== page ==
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Medline ® Abstract for Reference 102

of '外分泌胰腺癌的临床表现、诊断和分期'

102
TI
Adenocarcinoma of the head of the pancreas: determination of surgical unresectability with thin-section pancreatic-phase helical CT.
AU
O'Malley ME, Boland GW, Wood BJ, Fernandez-del Castillo C, Warshaw AL, Mueller PR
SO
AJR Am J Roentgenol. 1999;173(6):1513.
 
OBJECTIVE: This study was conducted to evaluate newly introduced criteria for unresectability of pancreatic cancer with thin-section pancreatic-phase helical CT.
MATERIALS AND METHODS: Twenty-five patients with adenocarcinoma in the head of the pancreas underwent thin-section pancreatic-phase helical CT. The major peripancreatic vessels were categorized on a scale of 1-4, according to the degree of circumferential involvement by tumor. The maximum diameters of the small peripancreatic veins--gastrocolic trunk, anterosuperior pancreaticoduodenal vein, and posterosuperior pancreaticoduodenal vein--were recorded. Findings on CT were compared with the results of surgery in each patient.
RESULTS: Sixteen patients had surgically resectable tumors, and nine patients had surgically unresectable tumors. CT and surgical correlation was available for 98 major peripancreatic vessels; 85 were resectable and 13 were unresectable. Of category 1 vessels, 72 (97%) of 74 were resectable at surgery. Of category 2 vessels, 12 (71%)of 17 were resectable. One (50%) of two category 3 vessels and none (0%) of five category 4 vessels were resectable at surgery. CT showed a dilated gastrocolic trunk in two patients; one of these patients had a surgically resectable tumor, but the other patient had a surgically unresectable tumor.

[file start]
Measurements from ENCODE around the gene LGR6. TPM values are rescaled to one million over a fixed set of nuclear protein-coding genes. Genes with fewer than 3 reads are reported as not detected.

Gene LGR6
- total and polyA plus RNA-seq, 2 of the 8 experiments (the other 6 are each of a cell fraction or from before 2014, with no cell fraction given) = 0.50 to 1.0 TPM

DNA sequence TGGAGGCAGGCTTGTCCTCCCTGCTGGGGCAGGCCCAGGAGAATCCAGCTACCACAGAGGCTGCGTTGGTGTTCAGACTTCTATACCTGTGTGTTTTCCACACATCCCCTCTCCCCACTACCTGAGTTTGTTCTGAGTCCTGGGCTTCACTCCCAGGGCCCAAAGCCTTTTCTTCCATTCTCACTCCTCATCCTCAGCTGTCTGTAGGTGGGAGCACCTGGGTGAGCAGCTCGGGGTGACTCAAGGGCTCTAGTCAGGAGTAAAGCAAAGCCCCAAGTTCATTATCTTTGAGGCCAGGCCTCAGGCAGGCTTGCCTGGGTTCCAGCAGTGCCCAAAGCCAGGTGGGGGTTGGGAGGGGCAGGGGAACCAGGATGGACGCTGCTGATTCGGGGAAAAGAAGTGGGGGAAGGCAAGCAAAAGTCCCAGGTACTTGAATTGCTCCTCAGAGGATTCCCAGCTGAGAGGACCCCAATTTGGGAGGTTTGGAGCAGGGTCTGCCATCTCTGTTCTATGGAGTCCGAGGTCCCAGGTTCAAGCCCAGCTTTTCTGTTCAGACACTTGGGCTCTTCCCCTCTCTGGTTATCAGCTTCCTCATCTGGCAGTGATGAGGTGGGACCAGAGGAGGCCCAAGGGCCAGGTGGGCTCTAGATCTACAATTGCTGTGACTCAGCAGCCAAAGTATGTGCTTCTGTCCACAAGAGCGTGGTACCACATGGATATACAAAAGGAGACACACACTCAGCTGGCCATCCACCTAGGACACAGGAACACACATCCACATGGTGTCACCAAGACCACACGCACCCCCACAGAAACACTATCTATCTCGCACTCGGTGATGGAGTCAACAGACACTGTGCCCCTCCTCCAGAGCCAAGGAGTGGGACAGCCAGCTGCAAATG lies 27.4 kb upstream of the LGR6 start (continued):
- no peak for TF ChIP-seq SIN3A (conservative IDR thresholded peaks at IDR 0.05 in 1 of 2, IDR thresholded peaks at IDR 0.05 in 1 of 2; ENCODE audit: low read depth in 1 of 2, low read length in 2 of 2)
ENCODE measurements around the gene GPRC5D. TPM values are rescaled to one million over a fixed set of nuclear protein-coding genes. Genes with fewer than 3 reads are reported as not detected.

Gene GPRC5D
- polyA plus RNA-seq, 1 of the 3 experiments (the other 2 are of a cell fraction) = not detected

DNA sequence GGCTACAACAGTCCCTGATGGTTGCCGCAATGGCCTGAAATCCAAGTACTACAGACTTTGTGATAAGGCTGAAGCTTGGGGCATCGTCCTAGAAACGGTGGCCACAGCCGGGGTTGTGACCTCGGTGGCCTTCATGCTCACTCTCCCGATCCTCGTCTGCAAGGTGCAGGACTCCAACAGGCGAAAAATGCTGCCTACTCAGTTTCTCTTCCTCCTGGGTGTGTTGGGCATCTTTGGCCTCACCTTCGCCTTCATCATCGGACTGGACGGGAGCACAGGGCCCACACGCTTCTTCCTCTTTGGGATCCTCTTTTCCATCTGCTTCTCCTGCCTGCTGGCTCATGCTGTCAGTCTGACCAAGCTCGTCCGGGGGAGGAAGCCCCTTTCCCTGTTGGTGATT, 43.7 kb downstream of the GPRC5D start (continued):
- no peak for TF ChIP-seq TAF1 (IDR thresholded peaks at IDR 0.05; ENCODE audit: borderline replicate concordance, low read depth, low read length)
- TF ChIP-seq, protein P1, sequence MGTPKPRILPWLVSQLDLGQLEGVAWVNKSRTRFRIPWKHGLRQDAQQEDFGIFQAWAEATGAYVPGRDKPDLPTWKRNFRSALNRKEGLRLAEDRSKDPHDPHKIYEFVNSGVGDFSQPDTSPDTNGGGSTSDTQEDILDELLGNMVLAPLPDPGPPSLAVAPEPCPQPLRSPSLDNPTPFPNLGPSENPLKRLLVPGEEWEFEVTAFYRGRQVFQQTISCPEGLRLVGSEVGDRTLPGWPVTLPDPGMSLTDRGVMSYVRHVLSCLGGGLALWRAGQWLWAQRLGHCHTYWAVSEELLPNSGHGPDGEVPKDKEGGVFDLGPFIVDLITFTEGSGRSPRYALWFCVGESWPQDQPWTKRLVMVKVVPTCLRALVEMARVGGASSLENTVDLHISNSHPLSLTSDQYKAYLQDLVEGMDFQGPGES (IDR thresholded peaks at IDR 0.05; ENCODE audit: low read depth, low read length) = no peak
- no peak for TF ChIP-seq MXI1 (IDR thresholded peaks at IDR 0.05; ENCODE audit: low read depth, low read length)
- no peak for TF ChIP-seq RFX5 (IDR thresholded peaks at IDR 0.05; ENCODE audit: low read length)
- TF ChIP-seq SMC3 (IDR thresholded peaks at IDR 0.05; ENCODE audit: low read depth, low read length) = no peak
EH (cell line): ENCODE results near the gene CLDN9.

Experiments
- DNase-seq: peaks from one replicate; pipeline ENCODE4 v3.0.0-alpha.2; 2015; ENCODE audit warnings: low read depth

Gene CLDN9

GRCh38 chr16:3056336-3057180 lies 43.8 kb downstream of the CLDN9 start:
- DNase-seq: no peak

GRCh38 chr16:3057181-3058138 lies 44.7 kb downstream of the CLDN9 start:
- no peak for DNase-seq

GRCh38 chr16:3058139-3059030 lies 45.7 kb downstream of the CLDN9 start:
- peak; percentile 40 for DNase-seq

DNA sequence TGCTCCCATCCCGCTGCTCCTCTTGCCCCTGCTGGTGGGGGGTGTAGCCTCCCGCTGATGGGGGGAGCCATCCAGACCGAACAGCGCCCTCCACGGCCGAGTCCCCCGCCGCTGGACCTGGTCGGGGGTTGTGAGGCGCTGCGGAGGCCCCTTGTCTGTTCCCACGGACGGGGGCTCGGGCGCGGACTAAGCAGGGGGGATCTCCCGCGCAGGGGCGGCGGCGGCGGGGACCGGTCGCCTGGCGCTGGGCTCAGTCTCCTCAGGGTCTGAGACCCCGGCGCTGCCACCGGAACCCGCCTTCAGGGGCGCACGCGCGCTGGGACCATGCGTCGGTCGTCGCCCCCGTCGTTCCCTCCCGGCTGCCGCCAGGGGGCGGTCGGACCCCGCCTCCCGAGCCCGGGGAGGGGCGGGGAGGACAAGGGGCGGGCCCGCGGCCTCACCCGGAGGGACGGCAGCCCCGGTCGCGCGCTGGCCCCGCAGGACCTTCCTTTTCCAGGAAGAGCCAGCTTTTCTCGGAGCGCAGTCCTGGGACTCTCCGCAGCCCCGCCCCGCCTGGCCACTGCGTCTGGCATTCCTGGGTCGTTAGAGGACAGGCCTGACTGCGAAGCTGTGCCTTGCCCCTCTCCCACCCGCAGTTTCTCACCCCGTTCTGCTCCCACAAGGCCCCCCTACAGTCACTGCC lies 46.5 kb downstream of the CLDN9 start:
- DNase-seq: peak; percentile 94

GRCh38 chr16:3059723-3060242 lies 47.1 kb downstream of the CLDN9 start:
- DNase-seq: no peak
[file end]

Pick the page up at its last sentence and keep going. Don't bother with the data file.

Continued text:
CONCLUSION: In patients with adenocarcinoma in the head of the pancreas, the degree of circumferential vessel involvement by tumor as shown by CT is useful in predicting which patients will have surgically unresectable tumors. A dilated gastrocolic trunk should not be used as an independent sign of surgical unresectability.
AD
Division of Abdominal Imaging and Interventional Radiology, Massachusetts General Hospital and Harvard Medical School, Boston 02114, USA.
PMID